South Asia however, shows another picture. In mid-December, Hamid Karzai, Afghan president, said in New Delhi he no longer "trusts" the US. "I don't trust them", said Karzai. He accused the Americans of saying one thing and doing another in the war-torn country.

Karzai's other pronouncements were not also less dramatic. He warned against "intimidation" on security pact, the Bilateral Security Agreement (BSA), related to US troops stay in the country. He said the US was indulging in brinkmanship over security deal. He told pact with the US would not be signed unless his demands were met.

Karzai's utterances, no doubt, make the superpower angry. But, what can be done? Power has limits, and the limits are imposed by reality, and reality belies imagination. Who imagined Karzai's tone of anguish about his protector while he was flown from Washington DC?

Within the broader society in Pakistan, especially within its enlightened part, significant developments are trying to gain ground.

On Afghan issue, the US now, in many extents, relies on India. It has to. In the entire south Asia region, from Myanmar to Afghanistan, the superpower needs India. The sole-superpower-days are waning. Its ally on the other side of the Atlantic is also not that much powerful. To many, the UK appears a bit less than a superpower. To some, the UK is the superpower of yesterday.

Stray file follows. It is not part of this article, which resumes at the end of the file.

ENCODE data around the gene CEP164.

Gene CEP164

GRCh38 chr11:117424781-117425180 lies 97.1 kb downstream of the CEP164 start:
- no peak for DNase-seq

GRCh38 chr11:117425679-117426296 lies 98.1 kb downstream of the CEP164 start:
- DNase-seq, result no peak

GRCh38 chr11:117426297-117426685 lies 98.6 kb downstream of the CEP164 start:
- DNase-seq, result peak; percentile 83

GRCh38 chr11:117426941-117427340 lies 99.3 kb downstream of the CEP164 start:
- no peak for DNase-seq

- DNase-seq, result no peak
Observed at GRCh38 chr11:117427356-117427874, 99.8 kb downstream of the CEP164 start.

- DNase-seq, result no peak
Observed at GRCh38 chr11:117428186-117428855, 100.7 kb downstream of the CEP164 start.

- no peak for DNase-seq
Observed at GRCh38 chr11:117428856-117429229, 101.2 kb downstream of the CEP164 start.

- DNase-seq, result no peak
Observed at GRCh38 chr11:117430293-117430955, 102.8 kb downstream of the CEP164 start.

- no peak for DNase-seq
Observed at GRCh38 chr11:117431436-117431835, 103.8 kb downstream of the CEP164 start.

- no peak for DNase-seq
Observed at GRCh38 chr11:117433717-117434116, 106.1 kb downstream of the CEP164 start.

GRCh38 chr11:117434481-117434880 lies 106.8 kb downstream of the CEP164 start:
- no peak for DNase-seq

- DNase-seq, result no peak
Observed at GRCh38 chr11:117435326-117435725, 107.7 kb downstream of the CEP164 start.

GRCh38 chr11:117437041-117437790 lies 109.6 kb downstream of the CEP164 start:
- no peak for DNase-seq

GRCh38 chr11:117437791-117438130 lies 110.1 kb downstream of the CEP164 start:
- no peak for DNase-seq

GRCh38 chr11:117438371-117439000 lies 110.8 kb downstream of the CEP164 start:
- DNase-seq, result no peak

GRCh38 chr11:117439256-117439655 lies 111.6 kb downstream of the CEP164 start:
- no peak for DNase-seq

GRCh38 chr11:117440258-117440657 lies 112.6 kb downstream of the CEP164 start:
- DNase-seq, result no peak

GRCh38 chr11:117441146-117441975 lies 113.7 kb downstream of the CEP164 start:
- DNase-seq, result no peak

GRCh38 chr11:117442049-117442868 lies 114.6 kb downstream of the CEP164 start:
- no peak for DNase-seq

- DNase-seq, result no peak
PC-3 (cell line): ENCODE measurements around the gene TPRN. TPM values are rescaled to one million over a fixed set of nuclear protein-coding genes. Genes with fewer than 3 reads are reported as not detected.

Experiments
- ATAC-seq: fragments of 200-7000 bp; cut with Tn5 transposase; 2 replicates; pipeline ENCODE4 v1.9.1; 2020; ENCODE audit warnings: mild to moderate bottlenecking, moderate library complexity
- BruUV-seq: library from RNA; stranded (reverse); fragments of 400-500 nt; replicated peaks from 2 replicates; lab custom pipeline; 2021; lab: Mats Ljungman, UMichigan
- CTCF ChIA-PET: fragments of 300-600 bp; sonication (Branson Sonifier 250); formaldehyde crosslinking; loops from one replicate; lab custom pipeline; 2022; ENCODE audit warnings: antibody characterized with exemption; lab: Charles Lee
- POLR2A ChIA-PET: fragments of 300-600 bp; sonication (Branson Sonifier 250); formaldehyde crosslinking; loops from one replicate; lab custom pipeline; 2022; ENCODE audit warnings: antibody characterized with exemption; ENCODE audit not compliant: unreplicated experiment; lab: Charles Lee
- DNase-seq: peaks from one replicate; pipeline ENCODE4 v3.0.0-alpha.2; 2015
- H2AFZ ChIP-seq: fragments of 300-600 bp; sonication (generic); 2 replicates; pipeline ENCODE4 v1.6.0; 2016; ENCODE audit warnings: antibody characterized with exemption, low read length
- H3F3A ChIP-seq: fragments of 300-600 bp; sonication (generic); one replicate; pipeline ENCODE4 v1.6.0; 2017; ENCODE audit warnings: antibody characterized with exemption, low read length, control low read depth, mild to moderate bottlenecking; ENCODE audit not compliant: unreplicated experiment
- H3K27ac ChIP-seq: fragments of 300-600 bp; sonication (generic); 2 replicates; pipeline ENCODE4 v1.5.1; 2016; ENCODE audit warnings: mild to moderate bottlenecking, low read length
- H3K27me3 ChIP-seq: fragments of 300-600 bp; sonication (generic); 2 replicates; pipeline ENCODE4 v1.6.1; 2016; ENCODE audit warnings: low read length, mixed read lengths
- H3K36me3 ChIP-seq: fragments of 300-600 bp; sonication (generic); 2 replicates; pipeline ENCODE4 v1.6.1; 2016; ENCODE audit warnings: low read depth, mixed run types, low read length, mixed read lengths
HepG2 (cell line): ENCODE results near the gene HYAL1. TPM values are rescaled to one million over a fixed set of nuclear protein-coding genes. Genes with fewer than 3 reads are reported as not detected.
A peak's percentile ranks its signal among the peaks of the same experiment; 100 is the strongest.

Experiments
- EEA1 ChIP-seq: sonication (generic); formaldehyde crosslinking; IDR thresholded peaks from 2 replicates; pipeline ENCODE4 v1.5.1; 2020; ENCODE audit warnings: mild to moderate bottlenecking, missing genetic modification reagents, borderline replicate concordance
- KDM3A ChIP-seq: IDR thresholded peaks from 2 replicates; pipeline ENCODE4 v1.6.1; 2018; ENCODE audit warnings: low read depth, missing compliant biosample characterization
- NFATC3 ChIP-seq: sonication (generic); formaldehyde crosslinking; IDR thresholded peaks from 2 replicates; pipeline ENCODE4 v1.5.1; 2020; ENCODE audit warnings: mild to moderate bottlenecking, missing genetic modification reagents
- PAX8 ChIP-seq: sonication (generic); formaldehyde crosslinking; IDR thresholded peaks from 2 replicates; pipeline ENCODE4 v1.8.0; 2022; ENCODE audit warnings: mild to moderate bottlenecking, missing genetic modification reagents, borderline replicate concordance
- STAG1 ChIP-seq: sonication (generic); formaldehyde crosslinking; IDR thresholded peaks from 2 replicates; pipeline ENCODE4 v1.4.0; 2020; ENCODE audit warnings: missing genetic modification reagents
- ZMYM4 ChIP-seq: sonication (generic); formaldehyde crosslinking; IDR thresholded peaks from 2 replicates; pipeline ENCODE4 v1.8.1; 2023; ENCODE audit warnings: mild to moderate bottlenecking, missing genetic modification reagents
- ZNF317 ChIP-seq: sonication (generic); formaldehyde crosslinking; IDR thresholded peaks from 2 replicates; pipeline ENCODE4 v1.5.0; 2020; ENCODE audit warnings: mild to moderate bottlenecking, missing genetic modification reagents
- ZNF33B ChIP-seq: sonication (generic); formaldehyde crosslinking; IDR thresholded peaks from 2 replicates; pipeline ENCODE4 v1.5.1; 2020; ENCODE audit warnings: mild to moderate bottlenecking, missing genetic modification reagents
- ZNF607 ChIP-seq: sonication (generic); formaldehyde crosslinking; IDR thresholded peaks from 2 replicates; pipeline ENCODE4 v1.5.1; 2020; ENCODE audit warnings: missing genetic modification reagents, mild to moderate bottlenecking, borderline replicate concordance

In the south Asia region, now it appears, brushing aside Indian position is not an easy job. Geopolitical developments in the region, and the present state of India—economy, military power, scientific and technological capacity, etc.—have created the condition.

The incident related to the Indian diplomat has shown the stand the Indian people take. It's difficult for the Indian establishment not to consider the public-factor. Washington has already shown its limits, breach within.

These developments will help Russia as parts of the south Asian societies will consider playing Russia card, go closer to BRICS, and the Shanghai Initiative. South Asian countries may look for space based on these developments and may have plans in their pockets for ignoring bullying tact by the ‘lone’ superpower.

Vol. 46, No. 30, Feb 2 - 8, 2014